The trouble with existential threats is they very rarely show up and announce themselves. When Amazon launched in 1995, it looked to most as a one-trick eTailer that sold books online. A quarter-century later, that online bookstore has profoundly changed the retail landscape and every player operating within it. It would take the better part of two decades for most retailers to see Amazon as much more than a niche business responsible for a tiny fraction of all retail sales on a channel they never thought would be that important.
Restaurants, Olo CEO Noah Glass told Karen Webster in a recent conversation, find themselves standing on a similar precipice today, similarly unaware in many cases. For years, they were comforted by the idea that food was such a totally physical experience that they were immune to an Amazon-type threat. And, he noted, in a way they right. Narrowly speaking, Amazon’s mastery of hub-and-spoke logistics model has, at least so far, turned out to be ill-suited to food delivery which is all about pick-ups and drop-offs from multiple locations in close proximity.
What they have been slower to see is the threat of the aggregators — the Uber Eats, DoorDash and Grubhub’s of the world — that have quietly kicked off a radical shift in how consumers eat. It’s an existential threat pointed right at their most critical asset: the relationship that they have with their customers. A relationship that aggregators are out to disintermediate.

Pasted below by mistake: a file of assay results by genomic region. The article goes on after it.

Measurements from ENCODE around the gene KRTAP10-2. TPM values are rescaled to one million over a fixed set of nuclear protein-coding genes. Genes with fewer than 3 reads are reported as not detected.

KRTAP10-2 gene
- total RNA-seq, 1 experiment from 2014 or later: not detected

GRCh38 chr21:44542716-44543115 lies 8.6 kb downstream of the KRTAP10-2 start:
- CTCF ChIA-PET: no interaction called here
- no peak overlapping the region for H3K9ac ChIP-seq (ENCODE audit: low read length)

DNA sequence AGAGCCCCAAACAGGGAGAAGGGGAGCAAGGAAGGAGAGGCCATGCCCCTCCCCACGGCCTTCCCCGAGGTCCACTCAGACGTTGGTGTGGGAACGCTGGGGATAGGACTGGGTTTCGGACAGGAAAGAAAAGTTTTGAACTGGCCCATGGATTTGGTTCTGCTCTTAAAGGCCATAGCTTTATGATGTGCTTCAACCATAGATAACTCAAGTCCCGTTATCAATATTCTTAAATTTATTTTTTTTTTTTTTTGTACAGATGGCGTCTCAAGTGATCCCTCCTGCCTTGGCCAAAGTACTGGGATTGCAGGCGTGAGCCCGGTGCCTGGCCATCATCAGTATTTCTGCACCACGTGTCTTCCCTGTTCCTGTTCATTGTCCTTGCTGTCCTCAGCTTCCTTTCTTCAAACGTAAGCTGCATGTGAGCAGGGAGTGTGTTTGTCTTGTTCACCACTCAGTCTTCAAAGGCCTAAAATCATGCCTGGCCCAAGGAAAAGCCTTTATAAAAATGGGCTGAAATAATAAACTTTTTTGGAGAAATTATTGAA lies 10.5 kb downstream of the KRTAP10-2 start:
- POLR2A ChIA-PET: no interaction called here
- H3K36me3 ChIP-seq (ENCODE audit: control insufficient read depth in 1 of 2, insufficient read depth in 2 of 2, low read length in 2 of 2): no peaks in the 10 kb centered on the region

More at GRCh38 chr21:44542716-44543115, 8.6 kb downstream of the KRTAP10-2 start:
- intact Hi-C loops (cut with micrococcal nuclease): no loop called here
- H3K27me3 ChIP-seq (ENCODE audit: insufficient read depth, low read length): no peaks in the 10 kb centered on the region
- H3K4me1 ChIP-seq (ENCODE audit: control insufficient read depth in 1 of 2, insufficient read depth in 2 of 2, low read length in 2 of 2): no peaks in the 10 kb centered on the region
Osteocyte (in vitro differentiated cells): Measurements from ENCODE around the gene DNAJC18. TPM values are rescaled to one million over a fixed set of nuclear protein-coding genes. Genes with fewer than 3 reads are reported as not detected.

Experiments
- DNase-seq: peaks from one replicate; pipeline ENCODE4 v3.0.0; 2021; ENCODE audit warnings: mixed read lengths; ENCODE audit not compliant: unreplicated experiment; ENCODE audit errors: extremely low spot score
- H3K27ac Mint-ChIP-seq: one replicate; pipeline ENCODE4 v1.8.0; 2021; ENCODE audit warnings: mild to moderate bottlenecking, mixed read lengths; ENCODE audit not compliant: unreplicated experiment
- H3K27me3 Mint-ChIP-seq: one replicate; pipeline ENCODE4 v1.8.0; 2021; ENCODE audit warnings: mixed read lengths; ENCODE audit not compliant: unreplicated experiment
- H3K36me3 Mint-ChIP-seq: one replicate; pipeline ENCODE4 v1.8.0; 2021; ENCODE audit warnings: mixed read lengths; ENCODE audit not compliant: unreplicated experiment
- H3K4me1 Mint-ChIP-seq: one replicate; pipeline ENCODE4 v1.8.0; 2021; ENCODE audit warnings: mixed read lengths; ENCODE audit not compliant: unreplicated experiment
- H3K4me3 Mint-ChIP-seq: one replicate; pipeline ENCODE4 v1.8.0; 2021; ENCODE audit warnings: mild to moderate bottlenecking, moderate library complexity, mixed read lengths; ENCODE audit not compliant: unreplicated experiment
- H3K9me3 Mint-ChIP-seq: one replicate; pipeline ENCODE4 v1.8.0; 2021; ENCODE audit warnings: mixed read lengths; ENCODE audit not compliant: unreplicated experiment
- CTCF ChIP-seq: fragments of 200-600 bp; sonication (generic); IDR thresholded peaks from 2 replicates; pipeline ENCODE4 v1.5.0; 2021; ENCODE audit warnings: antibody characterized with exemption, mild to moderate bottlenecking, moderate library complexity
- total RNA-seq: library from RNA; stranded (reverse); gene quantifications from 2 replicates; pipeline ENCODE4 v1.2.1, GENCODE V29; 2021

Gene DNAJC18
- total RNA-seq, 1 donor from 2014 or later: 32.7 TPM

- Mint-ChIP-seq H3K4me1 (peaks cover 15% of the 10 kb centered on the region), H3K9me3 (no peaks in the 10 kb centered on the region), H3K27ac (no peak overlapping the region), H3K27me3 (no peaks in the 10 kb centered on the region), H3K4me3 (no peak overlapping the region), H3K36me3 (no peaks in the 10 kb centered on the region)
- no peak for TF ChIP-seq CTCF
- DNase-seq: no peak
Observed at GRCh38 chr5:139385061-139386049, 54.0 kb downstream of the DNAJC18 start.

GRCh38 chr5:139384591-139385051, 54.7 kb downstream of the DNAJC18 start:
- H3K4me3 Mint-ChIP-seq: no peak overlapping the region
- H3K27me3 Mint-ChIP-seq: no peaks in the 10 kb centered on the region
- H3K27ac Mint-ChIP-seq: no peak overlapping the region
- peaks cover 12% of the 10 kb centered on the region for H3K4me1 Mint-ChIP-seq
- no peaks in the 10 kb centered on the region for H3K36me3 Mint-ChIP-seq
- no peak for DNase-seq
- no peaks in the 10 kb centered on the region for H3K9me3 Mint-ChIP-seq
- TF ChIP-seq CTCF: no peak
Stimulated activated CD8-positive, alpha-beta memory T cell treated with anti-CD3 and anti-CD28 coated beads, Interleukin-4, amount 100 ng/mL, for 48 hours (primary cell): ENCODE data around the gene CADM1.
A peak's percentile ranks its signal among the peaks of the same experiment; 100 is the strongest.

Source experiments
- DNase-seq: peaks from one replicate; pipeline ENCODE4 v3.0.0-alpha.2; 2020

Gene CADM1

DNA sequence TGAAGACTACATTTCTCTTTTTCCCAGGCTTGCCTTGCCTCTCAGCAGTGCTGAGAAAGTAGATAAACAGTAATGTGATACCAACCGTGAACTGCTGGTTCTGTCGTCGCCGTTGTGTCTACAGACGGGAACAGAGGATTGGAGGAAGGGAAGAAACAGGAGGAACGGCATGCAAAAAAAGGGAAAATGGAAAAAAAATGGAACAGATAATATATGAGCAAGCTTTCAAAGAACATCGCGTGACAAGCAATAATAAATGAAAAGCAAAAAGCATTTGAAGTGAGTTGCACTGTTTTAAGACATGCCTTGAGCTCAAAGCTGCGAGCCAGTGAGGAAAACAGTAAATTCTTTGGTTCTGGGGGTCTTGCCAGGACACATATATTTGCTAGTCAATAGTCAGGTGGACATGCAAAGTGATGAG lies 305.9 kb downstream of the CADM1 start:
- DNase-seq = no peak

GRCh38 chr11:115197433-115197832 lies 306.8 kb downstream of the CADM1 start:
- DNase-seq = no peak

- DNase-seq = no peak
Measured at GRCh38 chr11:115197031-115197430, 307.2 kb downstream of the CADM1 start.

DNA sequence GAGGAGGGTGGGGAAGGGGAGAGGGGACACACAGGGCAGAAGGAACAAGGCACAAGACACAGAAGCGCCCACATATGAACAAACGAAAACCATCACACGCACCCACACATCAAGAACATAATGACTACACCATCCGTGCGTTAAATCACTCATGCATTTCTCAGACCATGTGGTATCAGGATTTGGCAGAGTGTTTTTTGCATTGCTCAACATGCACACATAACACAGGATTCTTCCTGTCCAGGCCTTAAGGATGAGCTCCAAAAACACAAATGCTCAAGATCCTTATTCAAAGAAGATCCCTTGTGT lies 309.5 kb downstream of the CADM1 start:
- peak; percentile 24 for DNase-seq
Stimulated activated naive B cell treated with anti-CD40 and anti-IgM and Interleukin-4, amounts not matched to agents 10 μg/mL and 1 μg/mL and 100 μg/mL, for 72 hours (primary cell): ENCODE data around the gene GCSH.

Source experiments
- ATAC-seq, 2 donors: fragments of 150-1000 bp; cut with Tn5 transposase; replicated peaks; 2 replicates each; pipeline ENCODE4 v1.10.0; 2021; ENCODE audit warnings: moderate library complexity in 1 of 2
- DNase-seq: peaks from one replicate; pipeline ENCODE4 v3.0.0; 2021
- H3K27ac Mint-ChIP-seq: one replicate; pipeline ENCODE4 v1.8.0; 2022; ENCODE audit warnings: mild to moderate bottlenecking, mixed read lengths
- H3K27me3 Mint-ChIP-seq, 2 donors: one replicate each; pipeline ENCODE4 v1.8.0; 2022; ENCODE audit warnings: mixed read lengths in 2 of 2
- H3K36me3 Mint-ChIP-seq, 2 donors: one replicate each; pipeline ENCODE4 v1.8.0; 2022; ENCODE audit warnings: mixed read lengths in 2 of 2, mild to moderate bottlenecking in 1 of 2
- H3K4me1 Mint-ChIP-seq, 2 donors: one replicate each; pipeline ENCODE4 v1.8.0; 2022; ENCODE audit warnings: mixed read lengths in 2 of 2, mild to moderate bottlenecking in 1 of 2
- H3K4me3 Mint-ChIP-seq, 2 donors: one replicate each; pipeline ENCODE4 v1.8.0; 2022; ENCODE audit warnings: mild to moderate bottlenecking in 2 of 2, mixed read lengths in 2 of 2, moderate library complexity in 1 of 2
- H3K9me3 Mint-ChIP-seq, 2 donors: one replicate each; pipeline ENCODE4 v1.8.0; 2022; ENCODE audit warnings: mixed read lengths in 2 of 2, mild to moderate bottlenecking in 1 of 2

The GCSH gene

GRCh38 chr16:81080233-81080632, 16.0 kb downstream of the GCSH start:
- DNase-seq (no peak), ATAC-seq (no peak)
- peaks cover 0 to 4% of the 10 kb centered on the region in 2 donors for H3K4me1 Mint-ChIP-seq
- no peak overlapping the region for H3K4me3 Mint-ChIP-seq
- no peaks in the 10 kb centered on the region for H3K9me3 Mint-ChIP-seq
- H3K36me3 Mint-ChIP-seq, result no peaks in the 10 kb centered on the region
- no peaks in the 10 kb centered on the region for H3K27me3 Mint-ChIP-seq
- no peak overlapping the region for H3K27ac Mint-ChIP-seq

“We find we have to work hard to educate restaurants without terrifying them,” Glass told Webster. “[The restaurants] are going up against the back belt ninjas of digital customer acquisition and management, the absolute best of the best. [Restaurants] today run a real risk of bringing knives to a gunfight.”
Giving Customers What They Really Want
A customer using an aggregator to place a food order, Glass noted, is there for one of two reasons. The first is that they are hungry and know what category of food that they want but not what restaurant to order from. In that case, the aggregator serves as a useful discovery platform for that restaurant and can, in Glass’ opinion, correctly claim that these customers are incremental since without their platform the customer would have never found their restaurant.
The problem is the second case - Glass explained - they one marketplaces don’t want to talk about. Many consumers are, in fact going to search not for something general, but something specific. Most consumers — 51 percent of consumers, he noted, know exactly what meal they want to get and from what restaurant they’d like to get it from. But the first few listings they see when the search results come back are the aggregators listing for those specific brands. That’s because the digitally native platform businesses are quite a bit more skilled at bidding on AdWords and SEO optimizing their pages than a restaurant is. And when a customer is in a hurry and looking for the shortest path to getting a cheeseburger to their door, they click on the first or second search return they see. That scenario, Glass explained, means that increasingly the price restaurants are paying for incremental spend on to end up with intercepted spend as an unintended consequence.